Martin Pousson’s writings, including his first novel, “No Place, Louisiana,” and his poetry collection, “Sugar,” have been compared to acclaimed writers Dorothy Allison, Frank McCourt and Carson McCullers. They have also caught the attention of the National Endowment for the Arts (NEA).
Pousson, associate professor of English at California State University, Northridge, has been awarded the NEA’s 2014 Creative Writing Fellowship in Prose. The honor, which includes a $25,000 grant through the federal government’s Art Works program, is for a collection of interlocking short stories that chronicle the sexual coming of age of a young mixed-raced man in the bayous of Louisiana.
“The greatest part of the fellowship is not the money, it’s the endorsement of the NEA,” Pousson said. “I’ve been working for a couple of years on a new set of stories, which has been a challenge while teaching full time. I finally have the stories in an arrangement that looks more like a full book. I was thrilled to learn that the NEA sees it that way as well. And even better, so many of my heroes have been recognized by the NEA in the past, including artists Tim Miller and Robert Mapplethorpe and writers Denis Johnson, Jennifer Egan and Michael Cunningham.
“I am really grateful that the NEA still funds literature fellowships,” he said. “It only grants a tiny number each year, and I am honored to receive one of them. Humans are narrative creatures at heart, so it’s great that a federal grant still values story telling. Narrative art intertwines with culture. It can’t be removed to a higher plane or examined from afar. We don’t often think of art and utility together, but story telling enacts both — it reveals people to each other and charges them to think.”
In her email informing Pousson of the award, NEA Acting Literature Director Amy Stolls wrote: “Literature Fellowships continue to be the only NEA grants to individuals open to direct applications, and we are delighted to include you and your work in this proud history. It is our hope that the award is as much encouragement and validation as it is monetary support.”
Elizabeth Say, dean of CSUN’s College of Humanities, said she was proud to count Pousson among the members of her college’s faculty.
“Not only is Professor Pousson a great writer, he is a beloved teacher and mentor, and an excellent citizen of this university,” Say said.
Pousson admitted he missed the initial call from the NEA notifying him of the honor. It had been a grueling 12-hour day that included teaching four classes and meetings with students that took longer than expected. He had plans that evening to celebrate with a former student, Karlee Johnson, who had just won a short story award from Glimmer Train Press, so he decided to ignore the voice mail messages sitting on his cell phone. When he finally checked his messages, he was surprised to discover that one was from Stolls, asking him to call her.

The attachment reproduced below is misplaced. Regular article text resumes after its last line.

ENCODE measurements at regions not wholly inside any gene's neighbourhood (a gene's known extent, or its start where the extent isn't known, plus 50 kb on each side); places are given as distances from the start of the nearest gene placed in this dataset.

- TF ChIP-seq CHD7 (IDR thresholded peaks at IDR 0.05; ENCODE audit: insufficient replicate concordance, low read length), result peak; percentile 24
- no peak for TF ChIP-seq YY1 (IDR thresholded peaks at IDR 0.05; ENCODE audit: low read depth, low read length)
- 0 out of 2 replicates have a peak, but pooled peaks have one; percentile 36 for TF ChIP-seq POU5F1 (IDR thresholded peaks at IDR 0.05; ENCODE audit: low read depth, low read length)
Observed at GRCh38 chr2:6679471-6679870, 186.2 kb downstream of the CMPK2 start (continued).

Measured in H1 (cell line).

“I had a very restless night,” Pousson said. “When I called in the morning, she delivered the news in a lovely, personal way. Yet even though I could hear her voice, it still seemed like I was not yet awake.
“I had applied as a lark and had scrambled to get my submission in on time,” he said. “That was nearly a year ago, so I put the application out of my mind. I figured nothing was going to happen and moved on. The call was a real surprise.”
The NEA grant will support his latest venture, “Black Sheep Boy,” a collection of short stories that fall into the “fabulism” school of writing. He plans to use the friction that arises between dominant and subordinate cultures, as well as between mainstream realism and fables, to tell the stories of a young homosexual boy in Cajun Louisiana for whom the American dream has gone wrong. In particular, Pousson plans to tap into the ancient myths of loup-garoux, of werewolves, that dominated his childhood in the bayous of Acadiana, La. His protagonist is a half-Cajun, half-Creole boy who tries to bleach his skin and drop his accent in order to rise above the bayou culture that produced him.
“It started as an effort to follow up my first novel but with short stories,” he said. “I initially envisioned the book as an exploration of a phenomenon in the bayous where there are extraordinarily high incidents of both cancer and mental illness, an area of Louisiana that some people call cancer gulch. But as I started writing, the stories shifted to the story of the ‘Black Sheep Boy’ coming of age sexually in a culture that is decaying. The language of his grandparents is dying. People are going mad. There is a sense of loss. And somehow out of that loss, one may get a soul.”
Pousson said writing his new book has been slow, what with the demands of his teaching schedule, but he expects the pace to pick up soon. He’ll be teaching one less class next semester and has applied for a sabbatical next fall so he can finish “Black Sheep Boy.”
“That’s why this grant is so encouraging,” he said. “It gives me hope that I can take the time to really pull the book together and center it in a new way.”